- Last Updated: 18 November 2013
- Hits: 707
Manganese is a naturally occuring mineral found in rocks, soil, groundwater and surface water. Manganese is necessary for proper nutrition and is part of a healthy diet, but can have undesirable effects on certain sensitive populations at elevated concentrations. The United States Environmental Protection Agency (EPA) and MassDEP have set and aesthetics-based Secondary Contaminant Level (SMCL) for manganese at 50 micrograms per liter (ug/L), or 50 parts per billion (ppb), and health advisory levels. In addition, EPA and MassDEP have also established public health advisory levels.
Drinking water may naturally have manganese and, when concentrations are greather than 50 ug/L, the water may be discolored and tase bad. Over a lifetime, EPA recommends that people drink water with manganese levels less than 300 mg/L an over the short term, EPA recommends that people limit their consumption of water with levels over 1000 ug/L, primarily due to concerns about potential neurological effects. Children up to 1 year of age should not be given water with manganese concentrations over 300 ug/L, nor should formula for infants be made with that water for longer than 10 days.
- Last Updated: 18 December 2014
- Hits: 2717
We test our sources for total manganese on a monthly basis. The results of these tests will be posted on this page as they become available. All results are shown in micrograms per Liter unless otherwise noted. The value shown is the average for the month if multiple samples were taken.
Please review the public notice that was sent to our customers in November 2013 to see how these levels compare to guidance from MassDEP. Manganese levels typically decline as water moves futher away from the sources because it precipitates out of solution and coats the pipe walls. Although system levels are normally low (<300 micrograms per Liter) this level can easily be exceeded when sediment in water mains and home plumbing lines is disturbed.
A system map (14 MB) showing the test sites and water mains is available to help customers determine which sampling sites are closest to their homes.
- Last Updated: 16 December 2014
- Hits: 19
The Town recently hired Woodard & Curran to fill the role of Owner's Project Manager for the Water Treatment Plant Project. The Commonwealth of Massachusetts requires an OPM for building construction projects that exceed 1.5 million dollars. The initial schedule calls for the design and bidding to be completed ahead of the May 2016 Annual Town Meeting where the Town will be asked to appropriate construction funding. If approved the plant will open during the summer or fall of 2017.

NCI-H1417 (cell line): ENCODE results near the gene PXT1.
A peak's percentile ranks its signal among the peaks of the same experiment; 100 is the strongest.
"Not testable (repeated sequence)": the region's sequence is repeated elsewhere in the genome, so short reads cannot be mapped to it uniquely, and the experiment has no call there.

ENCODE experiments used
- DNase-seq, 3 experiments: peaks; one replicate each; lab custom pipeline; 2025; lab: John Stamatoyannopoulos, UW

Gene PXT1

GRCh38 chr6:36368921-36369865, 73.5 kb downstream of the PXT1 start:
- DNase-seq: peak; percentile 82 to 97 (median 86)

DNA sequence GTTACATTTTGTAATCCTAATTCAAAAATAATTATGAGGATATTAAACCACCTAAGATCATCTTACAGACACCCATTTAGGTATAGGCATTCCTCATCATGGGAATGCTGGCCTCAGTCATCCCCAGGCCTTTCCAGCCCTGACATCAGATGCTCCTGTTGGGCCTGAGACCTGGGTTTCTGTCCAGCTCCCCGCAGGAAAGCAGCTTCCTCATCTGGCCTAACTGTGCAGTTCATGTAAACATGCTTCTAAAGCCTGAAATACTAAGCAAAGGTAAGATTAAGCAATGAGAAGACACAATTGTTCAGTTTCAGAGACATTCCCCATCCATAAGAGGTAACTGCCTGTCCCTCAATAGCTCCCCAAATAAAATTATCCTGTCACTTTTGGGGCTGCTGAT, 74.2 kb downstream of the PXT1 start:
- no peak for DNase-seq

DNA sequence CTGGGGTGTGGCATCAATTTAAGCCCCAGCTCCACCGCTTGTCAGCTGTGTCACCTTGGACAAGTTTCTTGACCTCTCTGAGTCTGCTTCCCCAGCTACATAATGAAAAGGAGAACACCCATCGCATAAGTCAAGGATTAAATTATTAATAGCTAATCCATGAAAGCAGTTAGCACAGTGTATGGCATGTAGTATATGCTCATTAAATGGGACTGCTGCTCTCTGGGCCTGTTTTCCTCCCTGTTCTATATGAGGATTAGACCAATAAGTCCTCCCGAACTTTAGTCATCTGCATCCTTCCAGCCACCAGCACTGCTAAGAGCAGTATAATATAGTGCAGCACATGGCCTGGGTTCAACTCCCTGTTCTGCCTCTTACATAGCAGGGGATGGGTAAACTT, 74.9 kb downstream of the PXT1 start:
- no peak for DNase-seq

- Last Updated: 16 December 2014
- Hits: 715
Our water storage tanks were inspected during 2011 and several deficiencies were found. Funding for the design portion of the tank repairs was approved at Town Meeting in May 2013.
November 18th Update: After going out to bid for the work, DN Tanks was awarded the contract for the repair work. They are currently working on the Garden Street Tank, cleaning and patching cement, installing a mixing system and installing fall prevetion equipment.
December 16th Update: Most of the repair work on both tanks is complete and the mixing systems are installed and will be operating soon. Some external work such as painting and a hatch replacement will be done in the spring.
- Last Updated: 16 December 2014
- Hits: 407
The construction phase of the Washington Street Water Main Improvement Project begins on September 18, 2014. Joseph Cardillo & Son, Inc. is scheduled to start saw cutting the road and erecting signs. The water main on Washington Street, from River road to approximately Colrain Road, will be replaced as part of this project along with all water services (underneath the road), hydrants and tie-ins to side streets in the project area. Our goal is to complete all of the pipe work before winter and complete the finish paving in the spring.